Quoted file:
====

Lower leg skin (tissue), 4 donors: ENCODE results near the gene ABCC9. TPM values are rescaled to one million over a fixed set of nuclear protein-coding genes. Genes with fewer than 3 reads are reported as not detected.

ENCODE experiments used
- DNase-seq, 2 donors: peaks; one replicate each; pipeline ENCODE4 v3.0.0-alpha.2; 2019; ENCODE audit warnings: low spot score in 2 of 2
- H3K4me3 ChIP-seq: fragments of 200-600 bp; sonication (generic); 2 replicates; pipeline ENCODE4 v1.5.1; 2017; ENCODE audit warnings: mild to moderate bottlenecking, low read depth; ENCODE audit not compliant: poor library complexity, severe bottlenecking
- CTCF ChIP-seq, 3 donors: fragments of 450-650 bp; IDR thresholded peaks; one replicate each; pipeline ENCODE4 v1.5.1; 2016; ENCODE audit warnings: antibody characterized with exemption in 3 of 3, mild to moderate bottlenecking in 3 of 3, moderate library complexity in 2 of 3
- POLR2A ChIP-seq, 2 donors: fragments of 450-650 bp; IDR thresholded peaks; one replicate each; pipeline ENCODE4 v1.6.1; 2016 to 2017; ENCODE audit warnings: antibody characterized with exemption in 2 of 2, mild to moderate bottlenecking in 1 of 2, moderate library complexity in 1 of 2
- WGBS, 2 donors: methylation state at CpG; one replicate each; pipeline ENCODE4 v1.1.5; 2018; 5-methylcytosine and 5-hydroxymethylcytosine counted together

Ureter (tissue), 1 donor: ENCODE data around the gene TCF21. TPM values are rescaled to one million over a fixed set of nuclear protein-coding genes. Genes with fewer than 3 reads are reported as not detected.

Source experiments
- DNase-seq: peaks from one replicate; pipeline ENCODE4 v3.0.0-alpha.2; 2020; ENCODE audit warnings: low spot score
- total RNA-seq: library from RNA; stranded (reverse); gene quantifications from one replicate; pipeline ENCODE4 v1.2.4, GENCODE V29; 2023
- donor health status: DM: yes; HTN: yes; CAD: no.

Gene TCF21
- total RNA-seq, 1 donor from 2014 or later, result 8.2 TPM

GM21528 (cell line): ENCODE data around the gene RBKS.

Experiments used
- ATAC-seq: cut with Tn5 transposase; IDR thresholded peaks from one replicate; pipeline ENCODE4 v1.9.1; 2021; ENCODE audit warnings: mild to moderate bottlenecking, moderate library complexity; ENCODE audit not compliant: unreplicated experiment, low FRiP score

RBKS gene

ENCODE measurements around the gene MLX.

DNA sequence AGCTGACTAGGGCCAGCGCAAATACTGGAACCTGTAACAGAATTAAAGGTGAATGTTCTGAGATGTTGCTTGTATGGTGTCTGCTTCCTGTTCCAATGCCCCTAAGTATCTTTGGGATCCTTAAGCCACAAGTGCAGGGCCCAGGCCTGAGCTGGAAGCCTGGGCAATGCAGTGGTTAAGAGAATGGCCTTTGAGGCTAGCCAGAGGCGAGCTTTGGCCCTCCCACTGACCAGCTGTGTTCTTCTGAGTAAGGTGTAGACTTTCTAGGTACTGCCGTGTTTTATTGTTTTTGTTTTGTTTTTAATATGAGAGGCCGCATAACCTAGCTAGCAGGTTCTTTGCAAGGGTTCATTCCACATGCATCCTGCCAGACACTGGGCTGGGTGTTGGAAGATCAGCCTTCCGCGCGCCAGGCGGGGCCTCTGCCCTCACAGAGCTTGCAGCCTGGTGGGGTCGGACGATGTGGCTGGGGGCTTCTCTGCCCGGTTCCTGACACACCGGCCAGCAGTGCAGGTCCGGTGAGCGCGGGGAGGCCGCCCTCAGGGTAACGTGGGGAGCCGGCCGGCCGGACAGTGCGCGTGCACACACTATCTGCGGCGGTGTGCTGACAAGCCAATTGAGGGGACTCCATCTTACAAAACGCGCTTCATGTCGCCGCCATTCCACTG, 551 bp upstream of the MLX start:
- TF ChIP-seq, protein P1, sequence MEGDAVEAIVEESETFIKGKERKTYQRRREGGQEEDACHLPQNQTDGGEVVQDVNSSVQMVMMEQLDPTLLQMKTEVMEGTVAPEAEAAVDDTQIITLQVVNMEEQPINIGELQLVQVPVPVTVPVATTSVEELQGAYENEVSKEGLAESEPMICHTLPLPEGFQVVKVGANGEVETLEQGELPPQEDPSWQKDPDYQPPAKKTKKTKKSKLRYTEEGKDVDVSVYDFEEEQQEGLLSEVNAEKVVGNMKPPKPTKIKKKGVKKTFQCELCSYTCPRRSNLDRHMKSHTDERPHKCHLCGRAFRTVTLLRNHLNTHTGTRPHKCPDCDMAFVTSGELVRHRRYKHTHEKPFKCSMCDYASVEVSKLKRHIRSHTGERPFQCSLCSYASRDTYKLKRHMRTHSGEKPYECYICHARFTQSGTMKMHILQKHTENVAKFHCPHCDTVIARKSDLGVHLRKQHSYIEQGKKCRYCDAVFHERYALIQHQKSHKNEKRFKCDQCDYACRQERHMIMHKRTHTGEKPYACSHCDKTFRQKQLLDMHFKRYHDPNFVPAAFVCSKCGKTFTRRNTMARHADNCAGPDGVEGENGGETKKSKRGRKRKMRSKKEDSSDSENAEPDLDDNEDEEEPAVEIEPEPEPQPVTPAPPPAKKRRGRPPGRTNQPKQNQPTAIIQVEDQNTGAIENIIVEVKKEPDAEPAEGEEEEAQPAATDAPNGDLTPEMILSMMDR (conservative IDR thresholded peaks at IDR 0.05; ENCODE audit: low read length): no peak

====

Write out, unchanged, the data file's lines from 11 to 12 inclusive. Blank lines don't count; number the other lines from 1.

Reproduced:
- total RNA-seq: library from RNA; stranded (reverse); gene quantifications from one replicate; pipeline ENCODE4 v1.2.4, GENCODE V29; 2023
- donor health status: DM: yes; HTN: yes; CAD: no.